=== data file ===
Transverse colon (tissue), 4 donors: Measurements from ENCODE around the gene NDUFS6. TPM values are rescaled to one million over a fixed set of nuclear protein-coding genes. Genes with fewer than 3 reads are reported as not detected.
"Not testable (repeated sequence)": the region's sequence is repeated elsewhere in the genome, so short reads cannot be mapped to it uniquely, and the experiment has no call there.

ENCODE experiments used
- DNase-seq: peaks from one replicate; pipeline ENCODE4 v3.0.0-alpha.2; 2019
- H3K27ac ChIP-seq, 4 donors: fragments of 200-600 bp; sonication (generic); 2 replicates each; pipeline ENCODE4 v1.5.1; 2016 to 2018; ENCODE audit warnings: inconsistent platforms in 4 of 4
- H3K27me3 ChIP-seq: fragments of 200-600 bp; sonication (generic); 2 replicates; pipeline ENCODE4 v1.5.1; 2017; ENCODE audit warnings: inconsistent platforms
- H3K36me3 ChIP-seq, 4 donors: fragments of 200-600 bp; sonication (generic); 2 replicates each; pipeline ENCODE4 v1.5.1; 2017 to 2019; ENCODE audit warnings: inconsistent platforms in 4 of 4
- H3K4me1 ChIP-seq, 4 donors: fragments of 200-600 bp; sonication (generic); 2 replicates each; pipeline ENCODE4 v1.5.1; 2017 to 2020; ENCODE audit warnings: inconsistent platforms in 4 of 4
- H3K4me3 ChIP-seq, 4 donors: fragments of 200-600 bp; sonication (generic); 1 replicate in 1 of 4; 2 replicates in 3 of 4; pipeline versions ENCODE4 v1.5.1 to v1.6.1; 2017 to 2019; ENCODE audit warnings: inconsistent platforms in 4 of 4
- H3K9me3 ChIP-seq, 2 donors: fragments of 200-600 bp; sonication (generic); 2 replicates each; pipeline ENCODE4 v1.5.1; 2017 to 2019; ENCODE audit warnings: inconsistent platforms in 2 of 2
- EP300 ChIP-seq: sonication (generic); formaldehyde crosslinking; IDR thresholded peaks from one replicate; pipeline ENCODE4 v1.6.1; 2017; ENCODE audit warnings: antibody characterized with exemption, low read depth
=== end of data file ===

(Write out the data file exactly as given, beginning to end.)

Transverse colon (tissue), 4 donors: Measurements from ENCODE around the gene NDUFS6. TPM values are rescaled to one million over a fixed set of nuclear protein-coding genes. Genes with fewer than 3 reads are reported as not detected.
"Not testable (repeated sequence)": the region's sequence is repeated elsewhere in the genome, so short reads cannot be mapped to it uniquely, and the experiment has no call there.

ENCODE experiments used
- DNase-seq: peaks from one replicate; pipeline ENCODE4 v3.0.0-alpha.2; 2019
- H3K27ac ChIP-seq, 4 donors: fragments of 200-600 bp; sonication (generic); 2 replicates each; pipeline ENCODE4 v1.5.1; 2016 to 2018; ENCODE audit warnings: inconsistent platforms in 4 of 4
- H3K27me3 ChIP-seq: fragments of 200-600 bp; sonication (generic); 2 replicates; pipeline ENCODE4 v1.5.1; 2017; ENCODE audit warnings: inconsistent platforms
- H3K36me3 ChIP-seq, 4 donors: fragments of 200-600 bp; sonication (generic); 2 replicates each; pipeline ENCODE4 v1.5.1; 2017 to 2019; ENCODE audit warnings: inconsistent platforms in 4 of 4
- H3K4me1 ChIP-seq, 4 donors: fragments of 200-600 bp; sonication (generic); 2 replicates each; pipeline ENCODE4 v1.5.1; 2017 to 2020; ENCODE audit warnings: inconsistent platforms in 4 of 4
- H3K4me3 ChIP-seq, 4 donors: fragments of 200-600 bp; sonication (generic); 1 replicate in 1 of 4; 2 replicates in 3 of 4; pipeline versions ENCODE4 v1.5.1 to v1.6.1; 2017 to 2019; ENCODE audit warnings: inconsistent platforms in 4 of 4
- H3K9me3 ChIP-seq, 2 donors: fragments of 200-600 bp; sonication (generic); 2 replicates each; pipeline ENCODE4 v1.5.1; 2017 to 2019; ENCODE audit warnings: inconsistent platforms in 2 of 2
- EP300 ChIP-seq: sonication (generic); formaldehyde crosslinking; IDR thresholded peaks from one replicate; pipeline ENCODE4 v1.6.1; 2017; ENCODE audit warnings: antibody characterized with exemption, low read depth